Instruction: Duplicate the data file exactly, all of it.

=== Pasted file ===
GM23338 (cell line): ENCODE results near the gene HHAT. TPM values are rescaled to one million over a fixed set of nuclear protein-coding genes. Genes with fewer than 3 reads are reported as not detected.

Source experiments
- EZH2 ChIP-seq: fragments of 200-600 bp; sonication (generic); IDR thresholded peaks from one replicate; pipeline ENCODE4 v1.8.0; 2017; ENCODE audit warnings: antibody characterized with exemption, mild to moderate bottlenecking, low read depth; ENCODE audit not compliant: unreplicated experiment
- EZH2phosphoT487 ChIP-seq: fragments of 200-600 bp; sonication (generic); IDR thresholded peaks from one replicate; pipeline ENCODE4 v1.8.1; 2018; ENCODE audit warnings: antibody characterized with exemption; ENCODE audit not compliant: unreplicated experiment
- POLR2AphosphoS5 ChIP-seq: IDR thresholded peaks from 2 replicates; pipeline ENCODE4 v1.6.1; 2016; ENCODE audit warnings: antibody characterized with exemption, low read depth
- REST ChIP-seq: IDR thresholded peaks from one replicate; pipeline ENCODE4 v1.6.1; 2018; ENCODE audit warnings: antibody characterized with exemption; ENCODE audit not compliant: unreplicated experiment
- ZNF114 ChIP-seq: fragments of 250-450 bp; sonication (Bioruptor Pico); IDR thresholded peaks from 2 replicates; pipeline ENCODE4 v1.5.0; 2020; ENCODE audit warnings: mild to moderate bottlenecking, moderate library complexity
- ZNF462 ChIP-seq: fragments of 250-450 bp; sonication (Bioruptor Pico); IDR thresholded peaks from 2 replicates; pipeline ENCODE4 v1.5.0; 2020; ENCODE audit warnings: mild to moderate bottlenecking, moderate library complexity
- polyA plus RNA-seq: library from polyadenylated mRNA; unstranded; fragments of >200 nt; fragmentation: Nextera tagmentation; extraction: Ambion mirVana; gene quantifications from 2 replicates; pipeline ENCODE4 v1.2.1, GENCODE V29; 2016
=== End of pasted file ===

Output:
GM23338 (cell line): ENCODE results near the gene HHAT. TPM values are rescaled to one million over a fixed set of nuclear protein-coding genes. Genes with fewer than 3 reads are reported as not detected.

Source experiments
- EZH2 ChIP-seq: fragments of 200-600 bp; sonication (generic); IDR thresholded peaks from one replicate; pipeline ENCODE4 v1.8.0; 2017; ENCODE audit warnings: antibody characterized with exemption, mild to moderate bottlenecking, low read depth; ENCODE audit not compliant: unreplicated experiment
- EZH2phosphoT487 ChIP-seq: fragments of 200-600 bp; sonication (generic); IDR thresholded peaks from one replicate; pipeline ENCODE4 v1.8.1; 2018; ENCODE audit warnings: antibody characterized with exemption; ENCODE audit not compliant: unreplicated experiment
- POLR2AphosphoS5 ChIP-seq: IDR thresholded peaks from 2 replicates; pipeline ENCODE4 v1.6.1; 2016; ENCODE audit warnings: antibody characterized with exemption, low read depth
- REST ChIP-seq: IDR thresholded peaks from one replicate; pipeline ENCODE4 v1.6.1; 2018; ENCODE audit warnings: antibody characterized with exemption; ENCODE audit not compliant: unreplicated experiment
- ZNF114 ChIP-seq: fragments of 250-450 bp; sonication (Bioruptor Pico); IDR thresholded peaks from 2 replicates; pipeline ENCODE4 v1.5.0; 2020; ENCODE audit warnings: mild to moderate bottlenecking, moderate library complexity
- ZNF462 ChIP-seq: fragments of 250-450 bp; sonication (Bioruptor Pico); IDR thresholded peaks from 2 replicates; pipeline ENCODE4 v1.5.0; 2020; ENCODE audit warnings: mild to moderate bottlenecking, moderate library complexity
- polyA plus RNA-seq: library from polyadenylated mRNA; unstranded; fragments of >200 nt; fragmentation: Nextera tagmentation; extraction: Ambion mirVana; gene quantifications from 2 replicates; pipeline ENCODE4 v1.2.1, GENCODE V29; 2016